• Unforeseen consequences. This is usually my favorite approach for "game-breaking" wishes. If the lich having the artifact is integral to the plot, perhaps the item divides into two parts. I've used this method before and it leads to lots of interesting developments, especially if the artifact gains the desire to be united adjusting its usefulness for both the PC and the NPC.
  • It might just fail. While this is often dissatisfying for the player, when properly described it can lead to a deal of gravitas with the situation. I've said things like "a great reality-fixing magic holds the artifact to the lich and your words of power are unable to separate the entities. The wish fails." (with different context of course). This shows the players the vast power of the lich and encourages more precaution when preparing to combat the creature.
  • What's more fun? What it mostly boils down to is what is best for the game so that everyone has a good time. This will depend on the table and the players involved (including the GM). Wish is a very fun spell when used properly and can lead to many shenanigans that spice up the story. Treating custom wishes like a plot steer-er rather than a set-in-stone mechanical option is the best approach from my experience.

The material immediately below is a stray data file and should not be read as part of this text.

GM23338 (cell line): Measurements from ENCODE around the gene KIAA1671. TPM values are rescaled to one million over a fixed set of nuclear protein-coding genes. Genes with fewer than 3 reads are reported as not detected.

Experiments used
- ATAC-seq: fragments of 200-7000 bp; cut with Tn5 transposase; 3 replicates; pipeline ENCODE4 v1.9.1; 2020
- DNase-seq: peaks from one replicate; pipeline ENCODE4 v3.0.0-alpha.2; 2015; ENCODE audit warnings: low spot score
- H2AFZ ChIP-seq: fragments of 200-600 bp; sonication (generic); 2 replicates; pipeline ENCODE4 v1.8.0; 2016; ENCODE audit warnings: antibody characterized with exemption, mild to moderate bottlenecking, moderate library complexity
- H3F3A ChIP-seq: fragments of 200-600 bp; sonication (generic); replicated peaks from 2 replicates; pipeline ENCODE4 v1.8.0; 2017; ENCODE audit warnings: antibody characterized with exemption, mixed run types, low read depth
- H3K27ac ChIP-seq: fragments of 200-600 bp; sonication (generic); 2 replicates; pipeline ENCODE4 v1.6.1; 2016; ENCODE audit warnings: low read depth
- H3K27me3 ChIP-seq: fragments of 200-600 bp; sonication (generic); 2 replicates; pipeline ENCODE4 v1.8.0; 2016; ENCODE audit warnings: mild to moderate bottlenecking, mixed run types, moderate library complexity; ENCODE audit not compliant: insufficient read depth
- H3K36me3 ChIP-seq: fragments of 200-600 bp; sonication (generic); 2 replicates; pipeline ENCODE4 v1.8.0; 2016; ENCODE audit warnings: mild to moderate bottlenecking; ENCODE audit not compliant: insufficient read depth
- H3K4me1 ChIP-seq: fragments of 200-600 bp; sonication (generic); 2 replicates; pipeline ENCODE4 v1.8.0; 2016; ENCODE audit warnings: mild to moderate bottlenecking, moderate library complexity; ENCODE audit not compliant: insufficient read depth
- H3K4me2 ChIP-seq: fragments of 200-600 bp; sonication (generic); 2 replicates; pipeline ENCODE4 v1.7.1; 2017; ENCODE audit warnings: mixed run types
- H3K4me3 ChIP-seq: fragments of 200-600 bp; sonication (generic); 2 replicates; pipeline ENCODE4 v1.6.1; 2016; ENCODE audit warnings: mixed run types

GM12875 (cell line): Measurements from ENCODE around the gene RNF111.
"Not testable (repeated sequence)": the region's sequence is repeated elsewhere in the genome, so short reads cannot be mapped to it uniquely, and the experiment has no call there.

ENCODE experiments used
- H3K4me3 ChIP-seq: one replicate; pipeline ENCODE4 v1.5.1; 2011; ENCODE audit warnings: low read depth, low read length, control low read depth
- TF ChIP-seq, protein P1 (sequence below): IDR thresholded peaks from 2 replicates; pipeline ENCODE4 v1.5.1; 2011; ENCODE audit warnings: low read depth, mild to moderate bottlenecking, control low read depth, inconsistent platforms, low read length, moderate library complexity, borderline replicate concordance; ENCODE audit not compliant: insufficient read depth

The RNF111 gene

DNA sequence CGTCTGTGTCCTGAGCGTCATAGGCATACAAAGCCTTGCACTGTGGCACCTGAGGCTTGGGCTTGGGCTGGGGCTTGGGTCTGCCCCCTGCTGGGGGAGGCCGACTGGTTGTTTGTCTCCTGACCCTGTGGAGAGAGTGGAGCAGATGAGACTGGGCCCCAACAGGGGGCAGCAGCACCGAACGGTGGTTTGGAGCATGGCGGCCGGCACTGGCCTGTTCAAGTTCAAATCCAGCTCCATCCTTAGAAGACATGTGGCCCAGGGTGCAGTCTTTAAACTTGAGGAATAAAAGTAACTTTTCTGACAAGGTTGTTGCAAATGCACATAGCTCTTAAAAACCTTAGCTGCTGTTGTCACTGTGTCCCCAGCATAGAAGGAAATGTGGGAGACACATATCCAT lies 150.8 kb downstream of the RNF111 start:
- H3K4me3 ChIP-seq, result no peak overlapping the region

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The DM could rule either way. There is nothing in wish preventing countering the effects of an earlier wish. Personally, as DM, I'd rule sideways:

With the wording given:

"I wish that my most valuable magic artifact XYZ can never be removed from my side."

and:

"I wish for XYZ to appear next to him, without it's owner."

I'd either be tempted to have the artifact and the litch's disembodied side, appear next to Gandalf. Or, if the artifact is too powerful, have the artifact "appear" beside him -- that would be to have the image of the artifact appear next to Gandalf.

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    \$\begingroup\$ Have you used either of these interpretations in a game in similar circumstances? How have they gone for you? Did the player feel cheated/was it fun for the table? \$\endgroup\$ – David Coffron Sep 4 '18 at 0:23
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Partially fulfilled, up to DM